TEL AVIV (Jul. 17)
The Palestine Liberation Organization’s main fighting arm, Al Fatah, is losing ground to terrorist extremist groups among residents of Palestinian refugee camps in Lebanon, Ha’aretz reported Sunday.
Israeli officials are concerned by this trend, which reflects growing frustration and radicalization among the refugees, the newspaper said.
The Palestinians in Lebanon have shifted their support in recent months from Fatah, which is controlled by Yasir Arafat and has practiced restraint for the last half year, to the Democratic Front for the Liberation of Palestine and the Popular Front for the Liberation of Palestine.
Both are extremist groups led respectively by Nayef Hawatmeh and George Habash, who still operate under the PLO umbrella but consider Arafat too moderate.
Membership has increased in the even more extreme Tala’at Yacub organization, at Fatah’s expense.
Israelis fear second and third-generation refugee camp residents are turning away from Fatah because they believe it is prepared to forgo the right of return of Palestinians to their former homes in what is now Israel.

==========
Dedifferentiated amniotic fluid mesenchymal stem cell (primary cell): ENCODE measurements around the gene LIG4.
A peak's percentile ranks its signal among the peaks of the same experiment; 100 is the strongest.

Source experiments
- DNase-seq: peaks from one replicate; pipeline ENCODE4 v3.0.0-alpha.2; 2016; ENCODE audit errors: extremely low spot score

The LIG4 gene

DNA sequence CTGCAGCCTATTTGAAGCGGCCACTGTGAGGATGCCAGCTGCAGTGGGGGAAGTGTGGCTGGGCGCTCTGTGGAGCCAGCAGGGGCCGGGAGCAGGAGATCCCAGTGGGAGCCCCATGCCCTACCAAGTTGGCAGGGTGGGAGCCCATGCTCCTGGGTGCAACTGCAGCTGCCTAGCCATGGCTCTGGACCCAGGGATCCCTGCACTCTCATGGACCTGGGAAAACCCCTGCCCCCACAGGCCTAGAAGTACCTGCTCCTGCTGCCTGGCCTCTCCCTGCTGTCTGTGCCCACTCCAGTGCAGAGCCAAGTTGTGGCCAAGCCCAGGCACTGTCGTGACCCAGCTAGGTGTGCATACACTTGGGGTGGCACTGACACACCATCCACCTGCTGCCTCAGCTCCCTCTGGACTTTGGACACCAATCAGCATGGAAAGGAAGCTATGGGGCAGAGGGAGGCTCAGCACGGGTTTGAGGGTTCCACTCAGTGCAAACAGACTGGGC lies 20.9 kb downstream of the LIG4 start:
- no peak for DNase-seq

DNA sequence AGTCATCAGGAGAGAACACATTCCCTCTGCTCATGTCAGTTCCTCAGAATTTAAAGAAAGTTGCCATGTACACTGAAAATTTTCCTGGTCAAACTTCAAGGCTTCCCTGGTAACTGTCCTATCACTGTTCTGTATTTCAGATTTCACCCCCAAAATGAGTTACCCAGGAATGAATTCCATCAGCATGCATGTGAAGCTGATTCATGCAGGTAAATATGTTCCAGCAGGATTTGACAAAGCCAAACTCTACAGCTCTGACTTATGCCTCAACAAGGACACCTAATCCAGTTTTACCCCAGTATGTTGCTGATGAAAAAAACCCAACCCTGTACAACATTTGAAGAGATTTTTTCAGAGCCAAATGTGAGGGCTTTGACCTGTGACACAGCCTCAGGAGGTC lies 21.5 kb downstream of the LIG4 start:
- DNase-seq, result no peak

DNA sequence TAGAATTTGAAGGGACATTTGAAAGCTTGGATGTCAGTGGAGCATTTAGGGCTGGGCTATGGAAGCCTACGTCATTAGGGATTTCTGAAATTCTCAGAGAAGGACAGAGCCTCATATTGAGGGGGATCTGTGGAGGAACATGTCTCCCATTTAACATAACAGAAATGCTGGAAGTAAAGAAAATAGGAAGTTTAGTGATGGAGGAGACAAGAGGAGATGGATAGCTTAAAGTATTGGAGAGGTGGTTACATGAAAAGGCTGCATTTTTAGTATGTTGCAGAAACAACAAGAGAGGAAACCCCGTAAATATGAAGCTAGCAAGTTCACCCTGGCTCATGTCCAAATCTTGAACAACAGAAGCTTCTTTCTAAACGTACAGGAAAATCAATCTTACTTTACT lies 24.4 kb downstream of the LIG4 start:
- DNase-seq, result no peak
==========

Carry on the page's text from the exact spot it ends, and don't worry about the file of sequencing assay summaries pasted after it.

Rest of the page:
While Arafat has not explicitly commented on the right of return, he has called for the creation of a Palestinian state in the West Bank and Gaza Strip, thereby appearing to abandon aspirations to win back all of what is now Israel.
Since Arafat announced in Algiers last December that he recognizes Israel’s right to exist and renounces terrorism, Fatah has refrained from sending infiltration squads from southern Lebanon to penetrate Israel’s borders.
The more extreme groups have stepped up such activities in recent months.
But Fatah squads responsible for attacks in the West Bank and Gaza Strip, as well as one inside Israel proper, have been apprehended recently.